An unsigned contract can be enforced. A party can accept the terms of a contract by its conduct. There are grey areas. We advise on those aspects.
In this case, we:
Our client, a plastic container manufacturer, brought a claim against a new distributor for breach of contract. The parties initially agreed a distribution contract. Our client signed the contract, and sent it to the distributor to sign.
The distributor amended the contract by extending the payment terms. The distributor sent our client a signed, albeit amended contract. Our client did not accept the revised terms and did not sign the amended contract.
The distributor failed to sell the containers, and stopped placing orders with our client. The distributor claimed no binding contract existed between the parties. Our client brought a claim for breach of contract.
The contract was for the supply of plastic containers for use in the food industry. It contained the following provisions:
The provision stated that our client would supply the first month’s delivery on extended payment terms. This allowed the distributor time to establish its business and improve its cash flow. The distributor amended this to three months.
The distributor would order a fixed minimum quantity of stock, every month for three years.
This amount would be set on each anniversary of the contract. It was a royalty payment for use of our client’s trade marks.
The court considered whether our client had:
The judge considered what our client had done in reliance of the contract. We confirmed our client had:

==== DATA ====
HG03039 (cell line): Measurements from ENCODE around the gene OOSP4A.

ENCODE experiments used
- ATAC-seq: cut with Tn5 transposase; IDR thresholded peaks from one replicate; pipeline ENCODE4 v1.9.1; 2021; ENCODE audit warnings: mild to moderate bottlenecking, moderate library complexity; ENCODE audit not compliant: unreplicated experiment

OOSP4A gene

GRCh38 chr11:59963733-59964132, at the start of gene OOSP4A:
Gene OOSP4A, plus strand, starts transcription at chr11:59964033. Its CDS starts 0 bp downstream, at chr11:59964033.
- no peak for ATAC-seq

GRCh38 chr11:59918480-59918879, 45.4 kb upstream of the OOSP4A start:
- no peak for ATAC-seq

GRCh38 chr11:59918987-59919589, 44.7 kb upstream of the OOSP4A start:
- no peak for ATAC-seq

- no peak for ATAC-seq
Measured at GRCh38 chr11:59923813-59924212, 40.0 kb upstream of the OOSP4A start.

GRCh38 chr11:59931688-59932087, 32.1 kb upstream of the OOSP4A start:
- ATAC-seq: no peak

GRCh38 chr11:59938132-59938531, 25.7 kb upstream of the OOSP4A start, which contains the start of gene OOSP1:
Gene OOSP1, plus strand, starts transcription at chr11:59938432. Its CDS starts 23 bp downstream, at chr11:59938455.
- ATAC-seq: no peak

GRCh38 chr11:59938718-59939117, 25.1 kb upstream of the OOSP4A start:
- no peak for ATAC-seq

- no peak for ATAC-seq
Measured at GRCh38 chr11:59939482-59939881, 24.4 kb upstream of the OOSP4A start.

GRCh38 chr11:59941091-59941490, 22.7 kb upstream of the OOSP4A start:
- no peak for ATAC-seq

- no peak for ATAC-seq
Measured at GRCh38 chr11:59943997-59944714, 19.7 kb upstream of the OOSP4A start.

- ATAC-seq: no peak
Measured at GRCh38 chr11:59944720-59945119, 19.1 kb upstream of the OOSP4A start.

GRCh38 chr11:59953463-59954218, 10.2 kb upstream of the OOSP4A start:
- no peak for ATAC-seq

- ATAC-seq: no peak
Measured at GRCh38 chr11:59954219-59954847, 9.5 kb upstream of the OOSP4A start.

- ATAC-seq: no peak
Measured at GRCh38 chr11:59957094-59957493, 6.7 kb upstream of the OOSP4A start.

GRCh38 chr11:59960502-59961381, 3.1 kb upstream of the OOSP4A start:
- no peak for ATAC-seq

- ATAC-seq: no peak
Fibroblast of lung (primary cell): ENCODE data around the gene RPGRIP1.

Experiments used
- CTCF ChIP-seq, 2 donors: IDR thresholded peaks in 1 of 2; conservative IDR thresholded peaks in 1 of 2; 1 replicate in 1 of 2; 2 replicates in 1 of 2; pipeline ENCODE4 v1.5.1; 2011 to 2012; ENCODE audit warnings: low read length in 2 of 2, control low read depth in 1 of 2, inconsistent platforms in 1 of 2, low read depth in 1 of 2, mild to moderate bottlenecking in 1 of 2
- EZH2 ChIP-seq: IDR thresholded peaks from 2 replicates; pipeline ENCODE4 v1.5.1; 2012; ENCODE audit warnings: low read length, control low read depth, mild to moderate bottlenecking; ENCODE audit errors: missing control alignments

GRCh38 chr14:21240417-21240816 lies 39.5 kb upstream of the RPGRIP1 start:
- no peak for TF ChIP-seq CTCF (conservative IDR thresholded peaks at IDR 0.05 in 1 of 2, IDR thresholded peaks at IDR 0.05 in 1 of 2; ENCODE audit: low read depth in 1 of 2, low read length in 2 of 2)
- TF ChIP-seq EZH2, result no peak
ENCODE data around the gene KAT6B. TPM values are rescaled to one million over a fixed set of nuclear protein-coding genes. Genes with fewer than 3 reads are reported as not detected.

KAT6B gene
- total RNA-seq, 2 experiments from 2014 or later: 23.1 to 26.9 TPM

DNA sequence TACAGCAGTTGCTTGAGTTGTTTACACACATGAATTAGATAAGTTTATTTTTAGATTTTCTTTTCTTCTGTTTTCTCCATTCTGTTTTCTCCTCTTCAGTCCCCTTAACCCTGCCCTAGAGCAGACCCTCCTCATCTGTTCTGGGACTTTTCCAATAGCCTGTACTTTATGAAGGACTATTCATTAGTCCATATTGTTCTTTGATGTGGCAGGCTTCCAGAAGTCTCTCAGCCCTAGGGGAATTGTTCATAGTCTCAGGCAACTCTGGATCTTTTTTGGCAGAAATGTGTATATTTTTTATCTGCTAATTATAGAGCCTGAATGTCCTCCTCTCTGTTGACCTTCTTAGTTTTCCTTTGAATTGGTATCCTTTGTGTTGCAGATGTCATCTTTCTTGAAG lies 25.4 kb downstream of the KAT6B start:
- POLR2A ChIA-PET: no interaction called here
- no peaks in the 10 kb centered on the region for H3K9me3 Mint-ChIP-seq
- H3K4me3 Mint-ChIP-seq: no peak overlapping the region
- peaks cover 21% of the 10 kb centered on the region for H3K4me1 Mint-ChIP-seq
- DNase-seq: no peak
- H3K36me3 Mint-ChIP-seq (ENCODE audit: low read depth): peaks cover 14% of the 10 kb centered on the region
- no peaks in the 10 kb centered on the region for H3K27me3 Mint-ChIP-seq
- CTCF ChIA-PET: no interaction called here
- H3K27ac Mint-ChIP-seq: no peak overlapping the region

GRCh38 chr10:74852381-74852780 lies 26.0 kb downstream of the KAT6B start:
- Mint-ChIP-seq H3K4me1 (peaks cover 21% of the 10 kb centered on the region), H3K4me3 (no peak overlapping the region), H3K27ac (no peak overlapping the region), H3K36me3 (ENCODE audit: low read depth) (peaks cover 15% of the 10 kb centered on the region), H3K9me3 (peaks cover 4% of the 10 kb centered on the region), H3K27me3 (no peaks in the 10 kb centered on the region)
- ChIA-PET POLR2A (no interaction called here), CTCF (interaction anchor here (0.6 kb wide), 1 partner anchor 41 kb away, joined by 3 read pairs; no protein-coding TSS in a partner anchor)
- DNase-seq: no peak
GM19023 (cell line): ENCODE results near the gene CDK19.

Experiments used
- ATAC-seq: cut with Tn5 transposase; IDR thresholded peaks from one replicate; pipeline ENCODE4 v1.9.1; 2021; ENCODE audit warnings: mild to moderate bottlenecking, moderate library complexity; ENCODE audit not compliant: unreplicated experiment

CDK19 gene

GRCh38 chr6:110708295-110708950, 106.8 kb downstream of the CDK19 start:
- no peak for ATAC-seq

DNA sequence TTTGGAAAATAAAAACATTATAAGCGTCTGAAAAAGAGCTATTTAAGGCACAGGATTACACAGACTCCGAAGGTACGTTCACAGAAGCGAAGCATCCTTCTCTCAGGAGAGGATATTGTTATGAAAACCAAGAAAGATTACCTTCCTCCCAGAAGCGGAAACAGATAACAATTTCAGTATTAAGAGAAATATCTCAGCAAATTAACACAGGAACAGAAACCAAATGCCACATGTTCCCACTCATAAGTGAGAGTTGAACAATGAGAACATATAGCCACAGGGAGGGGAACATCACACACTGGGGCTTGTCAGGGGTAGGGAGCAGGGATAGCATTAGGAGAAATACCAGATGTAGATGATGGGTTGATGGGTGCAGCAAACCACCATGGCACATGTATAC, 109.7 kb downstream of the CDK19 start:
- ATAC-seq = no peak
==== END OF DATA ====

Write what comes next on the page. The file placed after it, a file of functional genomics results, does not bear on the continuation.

In response to our client’s actions, the distributor had:
We successfully argued that our client had accepted the modified contract. Acceptance was effectively communicated to the distributor as evidenced by its actions.
The judge found that notwithstanding the requirement for both signatures, our client had accepted the terms of the modified contract through its conduct. The other party had acknowledged this and received the benefits of our client’s performance.
The only uncertainty arising from the absence of both signatures was the precise date on which the contract was made.
If both parties don’t sign a contract, then it is possible to show both parties accept the contract by their conduct. Note that in this case it required Court action, which is expensive.
John Deane is a partner in the commercial team. John advises corporate clients on a number of business contracts, from franchising agreements to supply of goods and services agreements. Do get in touch with John if he can assist.